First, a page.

“Kindness is a language the blind can see and the deaf can hear.” ~ Mark Twain
Question: What strategies or techniques do you suggest using to implement the charitable gifting ideas you discussed in a recent column? Our family is ready to get started and take action on this over the holidays.
Answer: It’s great to hear that you’ll be moving ahead with this idea and will hopefully make it an annual family tradition. This is a great way to pass along your values and beliefs via the power of example.
The word philanthropy is derived from the Greek word phil meaning love of, and the word anthropos which means humanity. So the word philanthropy means the love of humanity. That high school Latin class was evidently worthwhile.
In some instances, your desire to do good things may improve your tax situation as well. Private initiatives as gifting strategies also provide you the freedom to select who is the recipient of your gift or donation. Here are a few of the ways to benefit others, starting with the simplest and advancing to more complex strategies.
Writing a check. This is one of the easiest ways to gift, especially for those who give sporadically to a limited number of charities. Of course, you can also donate gently used items and clothing directly to certain organizations.
Donating appreciated securities. This technique potentially helps you avoid paying capital gains on the appreciated portion of the gifted value and you’ll receive an immediate tax deduction. Gifts also have the potential to reduce future estate taxes.
Donor-advised funds (DAFs). Think of this as a charitable checking account. DAFs are popular because they combine the simplicity of direct giving with the benefits of a private foundation – with much less work and commitment. DAFs are sponsored by a charitable organization so you as a donor avoid the cost and obligations associated with creating a foundation, but still have a hand in the grant-making decisions and can even name the fund itself. To get started, you make an irrevocable contribution (e.g., cash or marketable securities) to the fund. You take an immediate tax deduction, subject to income limitations; the fund sells and reinvests the assets, and you help direct when and how the proceeds are used, often with a few simple clicks online.*
Bunching. If you’re charitably inclined but won’t have sufficient itemized deductions to exceed the increased standard deduction, you could group together or bunch deductions by making a large charitable gift during a single year, equal to the total donations you would have made over several years. This may help you take advantage of itemizing in the year of your large donation, while taking the standard deduction in future years. This strategy can work particularly well with donor advised funds (DAFs) as described above.
Volunteering. Donating your time can give you an insider’s view of the organization, its people and practices. Plus, it feels good to give back.
Charitable remainder trusts (CRT) are a significant step up for serious donors. The popular CRT is an irrevocable trust that allows you to donate an asset, which the trustee will sell and reinvest the proceeds in an income-producing portfolio. You then receive the tax deduction, as well as a percentage or fixed amount of income. When you pass away, the remaining funds go to the designated charity.
Charitable lead trusts (CLT) are similar to CRTs, whereby you gift an asset that then funds a portfolio, but the CLT reverses the payout order. The charity receives the annual (or lead interest) income for a set number of years; afterward, the remainder passes back to you or other designated beneficiaries.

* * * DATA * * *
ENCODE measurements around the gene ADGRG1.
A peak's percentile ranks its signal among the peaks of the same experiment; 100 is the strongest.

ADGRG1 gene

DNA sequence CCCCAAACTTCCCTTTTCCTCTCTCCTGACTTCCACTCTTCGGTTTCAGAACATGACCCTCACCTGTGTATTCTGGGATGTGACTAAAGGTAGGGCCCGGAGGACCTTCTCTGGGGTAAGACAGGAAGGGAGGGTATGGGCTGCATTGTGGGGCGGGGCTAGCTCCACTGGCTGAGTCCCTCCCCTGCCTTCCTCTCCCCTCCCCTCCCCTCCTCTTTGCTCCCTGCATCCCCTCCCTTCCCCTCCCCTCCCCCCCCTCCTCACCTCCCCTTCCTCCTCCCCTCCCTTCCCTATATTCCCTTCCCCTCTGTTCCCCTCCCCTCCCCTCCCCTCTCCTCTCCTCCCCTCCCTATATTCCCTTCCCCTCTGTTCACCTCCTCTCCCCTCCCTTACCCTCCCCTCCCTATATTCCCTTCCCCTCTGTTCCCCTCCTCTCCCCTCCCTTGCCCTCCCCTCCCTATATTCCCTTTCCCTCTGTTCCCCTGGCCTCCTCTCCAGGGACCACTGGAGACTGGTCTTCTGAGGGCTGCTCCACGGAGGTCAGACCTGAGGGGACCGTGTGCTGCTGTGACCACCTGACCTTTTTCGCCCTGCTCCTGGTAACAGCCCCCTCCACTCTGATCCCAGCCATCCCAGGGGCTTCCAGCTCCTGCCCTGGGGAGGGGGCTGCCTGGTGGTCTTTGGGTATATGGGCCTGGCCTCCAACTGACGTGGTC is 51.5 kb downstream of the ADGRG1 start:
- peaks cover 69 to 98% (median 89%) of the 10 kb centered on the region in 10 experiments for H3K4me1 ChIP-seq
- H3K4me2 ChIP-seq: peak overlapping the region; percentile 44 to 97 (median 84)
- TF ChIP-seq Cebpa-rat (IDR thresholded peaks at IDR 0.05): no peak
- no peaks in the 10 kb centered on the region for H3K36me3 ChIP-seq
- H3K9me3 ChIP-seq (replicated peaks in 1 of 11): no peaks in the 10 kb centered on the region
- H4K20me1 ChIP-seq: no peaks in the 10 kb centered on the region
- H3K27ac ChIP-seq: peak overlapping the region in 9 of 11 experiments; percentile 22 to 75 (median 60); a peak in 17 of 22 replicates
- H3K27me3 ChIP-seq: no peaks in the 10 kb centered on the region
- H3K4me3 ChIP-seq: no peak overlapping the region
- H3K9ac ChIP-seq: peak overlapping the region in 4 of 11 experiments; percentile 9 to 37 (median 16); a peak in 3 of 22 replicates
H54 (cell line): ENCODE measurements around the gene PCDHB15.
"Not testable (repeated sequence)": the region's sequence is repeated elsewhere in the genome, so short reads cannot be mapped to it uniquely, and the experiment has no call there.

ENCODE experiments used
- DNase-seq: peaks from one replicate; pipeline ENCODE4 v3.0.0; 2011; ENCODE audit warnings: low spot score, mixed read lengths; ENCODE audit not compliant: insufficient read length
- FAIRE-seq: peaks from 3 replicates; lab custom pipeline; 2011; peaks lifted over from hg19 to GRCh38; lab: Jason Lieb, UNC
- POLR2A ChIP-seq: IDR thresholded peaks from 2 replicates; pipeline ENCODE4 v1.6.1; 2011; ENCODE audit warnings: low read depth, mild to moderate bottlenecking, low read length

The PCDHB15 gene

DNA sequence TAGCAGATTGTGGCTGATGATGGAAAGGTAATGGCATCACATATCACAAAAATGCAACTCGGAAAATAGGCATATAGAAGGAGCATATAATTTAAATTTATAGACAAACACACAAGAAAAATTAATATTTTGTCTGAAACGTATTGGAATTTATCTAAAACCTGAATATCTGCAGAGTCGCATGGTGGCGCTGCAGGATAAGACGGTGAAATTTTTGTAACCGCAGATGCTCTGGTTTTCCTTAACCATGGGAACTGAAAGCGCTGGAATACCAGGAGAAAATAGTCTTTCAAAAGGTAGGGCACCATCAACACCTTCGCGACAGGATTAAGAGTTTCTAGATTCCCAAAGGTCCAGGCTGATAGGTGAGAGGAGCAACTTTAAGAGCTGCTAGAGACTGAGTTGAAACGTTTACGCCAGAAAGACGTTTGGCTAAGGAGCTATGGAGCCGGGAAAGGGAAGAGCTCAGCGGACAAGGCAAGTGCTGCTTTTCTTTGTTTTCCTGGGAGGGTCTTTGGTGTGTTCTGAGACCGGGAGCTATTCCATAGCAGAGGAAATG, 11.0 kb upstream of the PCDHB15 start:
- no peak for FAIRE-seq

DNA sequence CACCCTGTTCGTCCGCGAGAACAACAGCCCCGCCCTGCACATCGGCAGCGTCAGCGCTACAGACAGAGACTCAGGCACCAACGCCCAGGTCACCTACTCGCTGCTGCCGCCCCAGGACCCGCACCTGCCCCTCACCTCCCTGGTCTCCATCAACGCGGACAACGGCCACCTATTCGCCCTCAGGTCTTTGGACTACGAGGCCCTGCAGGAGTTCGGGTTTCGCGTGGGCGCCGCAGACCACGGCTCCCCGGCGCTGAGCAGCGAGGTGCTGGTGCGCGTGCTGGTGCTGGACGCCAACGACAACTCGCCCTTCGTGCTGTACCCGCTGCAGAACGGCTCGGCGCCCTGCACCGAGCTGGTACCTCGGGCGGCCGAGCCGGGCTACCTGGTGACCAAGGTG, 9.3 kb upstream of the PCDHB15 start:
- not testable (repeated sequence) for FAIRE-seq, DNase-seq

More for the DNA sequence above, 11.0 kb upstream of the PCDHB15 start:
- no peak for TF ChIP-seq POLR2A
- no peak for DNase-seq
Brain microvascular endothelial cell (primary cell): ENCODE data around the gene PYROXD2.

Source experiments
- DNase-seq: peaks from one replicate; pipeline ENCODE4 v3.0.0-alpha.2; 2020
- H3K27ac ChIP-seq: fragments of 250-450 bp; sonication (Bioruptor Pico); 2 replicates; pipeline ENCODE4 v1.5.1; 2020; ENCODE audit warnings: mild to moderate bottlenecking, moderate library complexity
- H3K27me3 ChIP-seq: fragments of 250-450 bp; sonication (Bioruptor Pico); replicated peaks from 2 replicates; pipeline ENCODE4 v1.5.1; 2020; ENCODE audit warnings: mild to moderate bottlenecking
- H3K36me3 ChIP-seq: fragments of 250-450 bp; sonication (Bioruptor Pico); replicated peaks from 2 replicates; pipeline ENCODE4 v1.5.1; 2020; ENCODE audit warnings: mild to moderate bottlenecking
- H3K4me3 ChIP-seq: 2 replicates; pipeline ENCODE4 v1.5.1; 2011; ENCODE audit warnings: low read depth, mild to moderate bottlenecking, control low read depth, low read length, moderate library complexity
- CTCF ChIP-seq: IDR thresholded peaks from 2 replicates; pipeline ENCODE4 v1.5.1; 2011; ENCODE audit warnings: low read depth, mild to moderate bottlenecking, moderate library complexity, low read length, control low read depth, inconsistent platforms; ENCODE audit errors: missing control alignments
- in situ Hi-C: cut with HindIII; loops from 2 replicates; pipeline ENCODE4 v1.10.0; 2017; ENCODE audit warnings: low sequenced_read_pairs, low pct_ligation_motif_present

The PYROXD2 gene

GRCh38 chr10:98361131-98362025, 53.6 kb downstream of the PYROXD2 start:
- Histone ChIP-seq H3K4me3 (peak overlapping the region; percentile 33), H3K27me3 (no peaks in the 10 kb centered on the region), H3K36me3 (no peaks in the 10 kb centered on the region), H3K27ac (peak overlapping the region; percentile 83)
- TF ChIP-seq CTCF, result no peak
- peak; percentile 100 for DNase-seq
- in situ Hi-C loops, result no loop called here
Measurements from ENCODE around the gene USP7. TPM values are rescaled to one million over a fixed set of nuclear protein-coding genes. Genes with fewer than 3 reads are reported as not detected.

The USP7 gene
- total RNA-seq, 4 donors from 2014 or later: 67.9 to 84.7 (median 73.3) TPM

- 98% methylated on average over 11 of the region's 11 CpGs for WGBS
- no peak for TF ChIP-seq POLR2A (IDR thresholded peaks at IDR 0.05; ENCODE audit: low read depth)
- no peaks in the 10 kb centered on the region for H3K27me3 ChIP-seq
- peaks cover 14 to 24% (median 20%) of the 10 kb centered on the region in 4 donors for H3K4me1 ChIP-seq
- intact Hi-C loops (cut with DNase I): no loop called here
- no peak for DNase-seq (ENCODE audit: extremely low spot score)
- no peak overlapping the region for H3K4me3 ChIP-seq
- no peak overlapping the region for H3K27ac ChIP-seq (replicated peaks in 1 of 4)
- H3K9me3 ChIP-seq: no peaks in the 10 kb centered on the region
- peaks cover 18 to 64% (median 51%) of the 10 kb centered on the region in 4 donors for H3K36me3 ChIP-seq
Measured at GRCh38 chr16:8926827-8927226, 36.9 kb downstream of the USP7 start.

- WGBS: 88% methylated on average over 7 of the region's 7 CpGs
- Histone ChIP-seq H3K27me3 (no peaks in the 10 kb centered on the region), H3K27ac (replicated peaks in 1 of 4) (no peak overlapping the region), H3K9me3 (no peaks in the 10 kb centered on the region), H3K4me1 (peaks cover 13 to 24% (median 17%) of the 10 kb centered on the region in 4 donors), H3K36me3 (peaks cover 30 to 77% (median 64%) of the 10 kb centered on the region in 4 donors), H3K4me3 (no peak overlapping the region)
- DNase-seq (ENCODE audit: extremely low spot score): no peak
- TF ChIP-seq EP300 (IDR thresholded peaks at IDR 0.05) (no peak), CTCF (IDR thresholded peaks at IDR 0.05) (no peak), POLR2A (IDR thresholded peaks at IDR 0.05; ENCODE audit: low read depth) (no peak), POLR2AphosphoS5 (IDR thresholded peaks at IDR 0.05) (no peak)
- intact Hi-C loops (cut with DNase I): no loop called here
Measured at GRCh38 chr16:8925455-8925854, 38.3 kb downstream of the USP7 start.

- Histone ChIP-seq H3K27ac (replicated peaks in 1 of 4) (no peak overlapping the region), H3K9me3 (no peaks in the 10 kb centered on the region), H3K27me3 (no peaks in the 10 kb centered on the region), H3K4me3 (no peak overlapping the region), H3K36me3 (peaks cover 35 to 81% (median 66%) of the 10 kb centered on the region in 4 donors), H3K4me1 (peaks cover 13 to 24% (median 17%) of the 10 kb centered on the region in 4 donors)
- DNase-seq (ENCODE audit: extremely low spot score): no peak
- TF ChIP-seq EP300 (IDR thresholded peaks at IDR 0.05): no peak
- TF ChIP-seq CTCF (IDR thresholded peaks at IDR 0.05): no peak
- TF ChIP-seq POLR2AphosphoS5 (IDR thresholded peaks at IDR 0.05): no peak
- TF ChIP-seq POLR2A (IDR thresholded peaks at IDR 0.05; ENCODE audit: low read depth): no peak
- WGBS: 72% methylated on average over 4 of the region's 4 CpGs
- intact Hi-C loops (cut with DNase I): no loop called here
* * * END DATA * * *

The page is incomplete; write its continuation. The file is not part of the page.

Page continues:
Gifting life insurance. If you have a policy that is no longer needed for its original purpose, you can use it to maximize a charitable gift and minimize exposure to estate taxes by transferring ownership to a charitable organization or naming the organization as beneficiary. There are other strategies as well. Ask your tax and financial advisors about wealth replacement and maximum gifting using life insurance.
Charitable gift annuity. This is a simple contract between a donor and a qualified charity. The donor contributes cash or assets and is entitled to a charitable tax deduction (subject to income limitations) for a portion of the donation. The charity agrees to pay a fixed sum to designated recipients annually. Any remainder reverts to the charity.
As mentioned, year-end giving can benefit you with a tax deduction. Because everyone’s tax situation is unique and the codes are complex, work with your financial and tax advisors before gifting to determine what strategy is best for you as you and your family make a difference. Stay focused and plan accordingly.
Raymond James financial advisors do not render advice on tax or legal matters. You should discuss any tax or legal matters with the appropriate professional. *Donors are urged to consult their attorneys, accountants or tax advisors with respect to questions relating to the deductibility of various types of contributions to a Donor Advised Fund for federal and state tax purposes. To learn more about the potential risks and benefits of Donor Advised Funds, please contact Raymond James.
Views are as of October 16, 2019 and subject to change based on market conditions and other factors “Certified Financial Planner Board of Standards Inc. owns the certification marks CFP®, CERTIFIED FINANCIAL PLANNER™, CFP® (with plaque design) and CFP® (with flame design) in the U.S., which it awards to individuals who successfully complete CFP Board’s initial and ongoing certification requirements.”
This article provided by Darcie Guerin, CFP®, Vice President, Investments & Branch Manager of Raymond James & Associates, Inc. Member New York Stock Exchange/SIPC 606 Bald Eagle Dr. Suite 401, Marco Island, FL 34145. She may be reached at 239-389-1041, email